Another long one. As we get closer to Thanksgiving I’lll evolve my tone. But these need to be written. Yesterday i wrote about dark times. Today I write about some frameworks that shape how I think. You can be angry. You can be frustrated. You can be hurt. You can be so many things. But you also have to find your way forward.

There are four models and frameworks for evaluating challenges that I fall back on collectively, and when they are assembled and unified…and when checked against one another…have always made me feel something more was possible. They have always enabled me to keep moving. Literally, from the moments I have faced in my life that could be classified or categorized as a challenge or a even a tragedy. With these frameworks and mental models, I find ways to move forward instantly. Progress.

Each one of these was learned and acquired. From a book. A speech. Something.

1) Pendulum Theory. I read this one sentence in a history book but lost that book forever. We are, no matter what we choose, a reaction to what raised us. Think of a pendulum. At some point it is moving in a direction in response to the moment immediately prior to it. It is in perpetual motion but it isn’t so much linear as much as it is momentum against and a reaction to what just happened the moment before. This point is important to me because…it is about change and motion. We are constantly in motion. Never in a moment of stasis.

2) Revolution Theory: This is the Amiri Baraka/Leroi Jones point. was lucky enough to watch him speak at Lucy Stone Hall on Livingston Campus while at Rutgers. And man. He was past caring what you thought about what he thought. A man who worked in our residence hall as a janitor attended in earnest. I can’t remember his name but I can remember his energy around attending. And he stood up to ask a question about revolutions. The janitor…got crushed. Baraka then fought all points about revolutions (physical vs psychological notably) and settled on one of the most important things I’ve ever heard in my life. The idea…that revolutions are only successful if they are above and below ground. Above so people can join with you, and below so by the time everyone else knows you’re coming, it’s too late. I have since evolved that for myself. But it’s so true. You need diplomats and rebels. You need lovers and fighters. You need … them both. Because when push comes to shove what you need, is the most allies. I made my own analogy this AM. About an underground revolution growing roots and growing under even destabilizing the counterpoint. While the above ground grows high and wide to cast a massive shadow. What I was too subtle about was where we chose to grow. Ideally in the cracks of our adversaries arguments. Because that’s the only way we can disrupt from the foundation and dominate optically, while ensuring we both come from the exact same place.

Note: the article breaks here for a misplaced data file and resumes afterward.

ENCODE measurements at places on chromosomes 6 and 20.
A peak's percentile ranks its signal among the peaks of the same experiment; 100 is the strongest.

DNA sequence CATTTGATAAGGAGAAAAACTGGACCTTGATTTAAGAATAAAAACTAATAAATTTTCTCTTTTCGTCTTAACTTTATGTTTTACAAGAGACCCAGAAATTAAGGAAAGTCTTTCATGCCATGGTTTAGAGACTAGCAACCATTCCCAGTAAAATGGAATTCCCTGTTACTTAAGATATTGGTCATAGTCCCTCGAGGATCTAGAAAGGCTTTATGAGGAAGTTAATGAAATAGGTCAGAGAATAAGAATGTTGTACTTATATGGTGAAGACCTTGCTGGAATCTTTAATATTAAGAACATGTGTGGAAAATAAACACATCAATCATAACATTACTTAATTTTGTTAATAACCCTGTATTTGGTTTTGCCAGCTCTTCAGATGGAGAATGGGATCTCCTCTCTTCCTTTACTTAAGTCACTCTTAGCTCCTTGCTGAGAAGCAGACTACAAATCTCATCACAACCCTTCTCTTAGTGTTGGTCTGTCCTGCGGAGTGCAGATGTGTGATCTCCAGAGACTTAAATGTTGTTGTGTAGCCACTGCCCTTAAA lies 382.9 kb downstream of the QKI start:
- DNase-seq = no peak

3) Progressive Spiral Theory: Thank you Francis Fukuyama. Who I also read as a freshman at Rutgers. It’s the idea that life doesn’t move linearly but instead, in progressive spirals. Which means we hit a point that in the moment feels like exceptional advancement (a half-black man becoming President) only to immediately see ourselves in the next moment that feels like an amazing step back (Google “alt-right” and filter the search results over the past 1 week.) But that’s what’s magical about it. We progress. And then we cycle back. To reset. Get our sea legs. But also, to find a way forward and then come back for the rest of us. Because at the very tip of the spear of humanity we’re a search party that reports back on what’s possible. 2008. 2012. That was what’s possible. 2016. That is us reporting back so the masses can debate and soon, join the rest of us in the future which just so happens to be 2008. But let’s realize that how close or how far you are from that progressive spiral is what directly correlates to your happiness and sadness. A minority living today on that spiral post-Trump is not happy. But it’s a moment. Seconds. No different than that same person being on that timeline on inauguration day 2008. One feels oppressive. one feels liberating. Depending on your choice, I’ll know where you stand.

4) Amalgamation Theory: How do you pull it all together? You pray. And you love the hell out of everyone. Even the people who make you question whether you’re loving too much. You say…if the pendulum is swinging in a certain direction

if the revolution is being fought on all levels

if we’re on a spiral, at some point

You feel hopeful. Because we’re moving. We’re part of that movement as lovers or fighters; as pacifists and revolutionaries. We’re part of it.

And focusing on steps forward and steps back only means focusing on distractions from perpetual (which it is), progressively spiraling (which it is) motion (which … it is.)

#Iamgrateful and #Iamthankful for what Rutgers University and Rutgers University Livingston Campus taught me. Anaiya and Jaan, I hope you embrace all four theories collectively. Your first models for thinking.

The first set of approaches as arrows in your quiver. What I’ve outlined above is how I make decisions everywhere. Those are my starting point. Let it be a factor in yours. Just a factor at least. Note the progressive spirals in 25 year increments … 1965 < 1990 < 2016.

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